“[T]he type of violations that KU self-reported in football are regularly processed through the peer review model, and therefore, the COI is best positioned to resolve any remaining issues and to do so in a prompt manner,” the school said in its response. “Here, it is clear that there is a significant difference between allegations involving men’s basketball and those involving football. Specifically, the football allegations were self-reported, the institution and enforcement staff substantially agree on all aspects of the football allegations, the allegations involve only Level II and Level III violations, and the football allegations are not contemporaneous with the men’s basketball allegations.”

Hey, you can’t have a pattern leading to a NCAA ruling of institutional loss of control if you break up the pattern into parts, amirite?

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Other than Larry Scott, I’m not sure there’s another figure in college football administration who’s just flat out stealing his salary like Jeff Long.

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Filed under Big 12 Football, General Idiocy, The NCAA

America’s sharpest athletic director

A little over a year ago, I wrote this about Jeff Long’s struggle to weasel out of a $3 million buyout of David Beaty’s contract after Long sacked him:

You can stop chuckling now.  What’s impressive here, as you may have noticed, is that Beaty’s suit has caused the school to admit to possible NCAA violations, which should make for a lot of fun in discovery.  Not that this is going to get anywhere near the point of Jeff Long sitting for questions under oath.  Either the NCAA comes up with something relatively quickly, or Kansas settles, probably for an amount north of the buy out.  (Beaty’s lawyers aren’t gonna pay themselves, after all.)

And here we are.

Former Kansas football coach David Beaty and KU Athletics have reached a settlement for $2.55 million that effectively ends Beaty’s lawsuit against the athletic department, KU announced in a release on Friday.

The agreement comes 15 months after Beaty first filed his lawsuit, where he alleged that KU Athletics sought to concoct a reason to fire him for cause to avoid a $3 million payout…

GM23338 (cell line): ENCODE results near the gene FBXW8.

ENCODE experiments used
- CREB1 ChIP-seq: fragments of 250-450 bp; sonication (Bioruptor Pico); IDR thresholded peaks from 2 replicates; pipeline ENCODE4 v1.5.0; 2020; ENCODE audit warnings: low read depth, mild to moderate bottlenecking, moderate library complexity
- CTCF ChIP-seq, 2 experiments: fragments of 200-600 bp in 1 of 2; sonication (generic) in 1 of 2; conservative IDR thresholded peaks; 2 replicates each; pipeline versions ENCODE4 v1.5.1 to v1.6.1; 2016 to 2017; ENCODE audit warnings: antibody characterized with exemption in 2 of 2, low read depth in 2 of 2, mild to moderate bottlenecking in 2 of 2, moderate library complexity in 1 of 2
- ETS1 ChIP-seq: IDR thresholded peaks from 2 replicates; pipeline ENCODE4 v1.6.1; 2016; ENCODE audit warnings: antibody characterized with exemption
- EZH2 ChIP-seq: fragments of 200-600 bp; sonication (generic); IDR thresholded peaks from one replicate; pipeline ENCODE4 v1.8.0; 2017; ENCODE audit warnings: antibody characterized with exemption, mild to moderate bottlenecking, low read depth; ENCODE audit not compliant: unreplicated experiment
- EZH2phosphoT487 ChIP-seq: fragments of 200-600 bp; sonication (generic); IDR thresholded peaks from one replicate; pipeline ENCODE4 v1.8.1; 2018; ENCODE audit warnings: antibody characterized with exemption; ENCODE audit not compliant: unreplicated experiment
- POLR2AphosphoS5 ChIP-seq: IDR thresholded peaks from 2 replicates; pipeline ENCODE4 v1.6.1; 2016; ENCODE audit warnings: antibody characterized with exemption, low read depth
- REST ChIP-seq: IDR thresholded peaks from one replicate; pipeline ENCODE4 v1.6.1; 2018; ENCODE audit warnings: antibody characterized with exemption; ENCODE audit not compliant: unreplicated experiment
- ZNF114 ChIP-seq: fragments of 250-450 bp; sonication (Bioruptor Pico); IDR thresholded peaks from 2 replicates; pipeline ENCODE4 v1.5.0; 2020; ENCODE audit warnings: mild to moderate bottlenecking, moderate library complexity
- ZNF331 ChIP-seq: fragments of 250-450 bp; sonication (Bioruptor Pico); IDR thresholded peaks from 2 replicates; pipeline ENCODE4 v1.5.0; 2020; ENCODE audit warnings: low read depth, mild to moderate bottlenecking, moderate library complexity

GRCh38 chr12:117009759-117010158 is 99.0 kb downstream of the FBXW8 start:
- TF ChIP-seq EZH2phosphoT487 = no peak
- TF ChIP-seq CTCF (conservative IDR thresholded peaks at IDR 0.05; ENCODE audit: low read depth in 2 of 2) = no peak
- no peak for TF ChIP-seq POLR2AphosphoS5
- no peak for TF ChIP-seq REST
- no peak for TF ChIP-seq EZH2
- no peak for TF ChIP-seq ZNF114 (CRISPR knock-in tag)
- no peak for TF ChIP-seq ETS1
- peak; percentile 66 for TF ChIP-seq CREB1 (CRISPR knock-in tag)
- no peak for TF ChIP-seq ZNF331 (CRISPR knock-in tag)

Though KU settled for less than Beaty’s original $3 million buyout in his contract, the department likely did not come out ahead financially. In a Jan. 31 memo that was later unsealed, KU blamed Beaty for violations that “resulted in several hundred thousand in legal fees for Kansas Athletics.” This accusation came four months before the case settled Friday, meaning KU’s lawyer fees were likely to have exceeded the half-million mark on Beaty’s lawsuit alone…

Big picture, though, this appears to be a sound move for KU Athletics in regards to risk management. Beaty’s legal team was still going through discovery, and had already sent out a subpoena to former Adidas representative T.J. Gassnola. That could have been disastrous for KU’s looming NCAA case, as anything said in Gassnola’s deposition could have been used against KU, with that new information also coming out late in the process.

A Kansas judge also had approved an order for Beaty’s lawyers to receive practice footage from Les Miles’ first year as coach, along with un-aired footage from KU’s “Miles to Go” documentary that was broadcast on ESPN+ each week.

So, to recap:  Long, in trashing Beaty, opens his athletic department up to NCAA inquiry, and, in the end, pays out more than was owed his fired coach when you include legal expenses and hands it over in one lump sum instead of the six installments originally agreed to in Beaty’s contract.